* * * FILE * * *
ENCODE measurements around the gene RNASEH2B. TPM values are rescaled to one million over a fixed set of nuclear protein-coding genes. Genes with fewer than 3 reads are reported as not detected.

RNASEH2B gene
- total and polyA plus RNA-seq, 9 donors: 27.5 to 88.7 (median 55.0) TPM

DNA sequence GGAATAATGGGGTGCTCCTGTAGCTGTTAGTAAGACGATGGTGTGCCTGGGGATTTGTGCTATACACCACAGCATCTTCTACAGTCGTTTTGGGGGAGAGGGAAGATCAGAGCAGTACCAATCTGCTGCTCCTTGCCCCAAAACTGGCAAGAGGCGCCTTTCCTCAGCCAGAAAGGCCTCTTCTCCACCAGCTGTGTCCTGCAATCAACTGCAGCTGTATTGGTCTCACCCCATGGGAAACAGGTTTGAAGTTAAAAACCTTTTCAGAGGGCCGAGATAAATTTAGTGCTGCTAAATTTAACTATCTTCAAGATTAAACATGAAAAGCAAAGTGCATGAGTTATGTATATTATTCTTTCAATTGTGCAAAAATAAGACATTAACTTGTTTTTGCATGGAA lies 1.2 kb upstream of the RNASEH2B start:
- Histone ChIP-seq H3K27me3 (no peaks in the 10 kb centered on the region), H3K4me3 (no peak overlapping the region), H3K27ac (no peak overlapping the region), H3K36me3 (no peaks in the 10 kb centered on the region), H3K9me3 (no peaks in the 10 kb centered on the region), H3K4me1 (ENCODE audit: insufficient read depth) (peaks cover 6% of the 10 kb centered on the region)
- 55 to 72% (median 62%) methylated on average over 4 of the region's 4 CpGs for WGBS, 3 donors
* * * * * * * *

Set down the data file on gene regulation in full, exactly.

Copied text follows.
ENCODE measurements around the gene RNASEH2B. TPM values are rescaled to one million over a fixed set of nuclear protein-coding genes. Genes with fewer than 3 reads are reported as not detected.

RNASEH2B gene
- total and polyA plus RNA-seq, 9 donors: 27.5 to 88.7 (median 55.0) TPM

DNA sequence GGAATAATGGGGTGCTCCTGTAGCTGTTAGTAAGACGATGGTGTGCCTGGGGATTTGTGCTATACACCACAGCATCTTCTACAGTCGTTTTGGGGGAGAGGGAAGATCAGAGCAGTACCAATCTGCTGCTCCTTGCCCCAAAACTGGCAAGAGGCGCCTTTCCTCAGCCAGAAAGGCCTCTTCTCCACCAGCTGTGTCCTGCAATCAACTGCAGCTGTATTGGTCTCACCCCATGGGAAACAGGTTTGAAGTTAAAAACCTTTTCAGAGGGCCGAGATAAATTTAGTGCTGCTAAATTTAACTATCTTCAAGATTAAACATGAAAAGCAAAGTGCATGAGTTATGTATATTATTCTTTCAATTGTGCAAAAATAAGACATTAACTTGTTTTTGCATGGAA lies 1.2 kb upstream of the RNASEH2B start:
- Histone ChIP-seq H3K27me3 (no peaks in the 10 kb centered on the region), H3K4me3 (no peak overlapping the region), H3K27ac (no peak overlapping the region), H3K36me3 (no peaks in the 10 kb centered on the region), H3K9me3 (no peaks in the 10 kb centered on the region), H3K4me1 (ENCODE audit: insufficient read depth) (peaks cover 6% of the 10 kb centered on the region)
- 55 to 72% (median 62%) methylated on average over 4 of the region's 4 CpGs for WGBS, 3 donors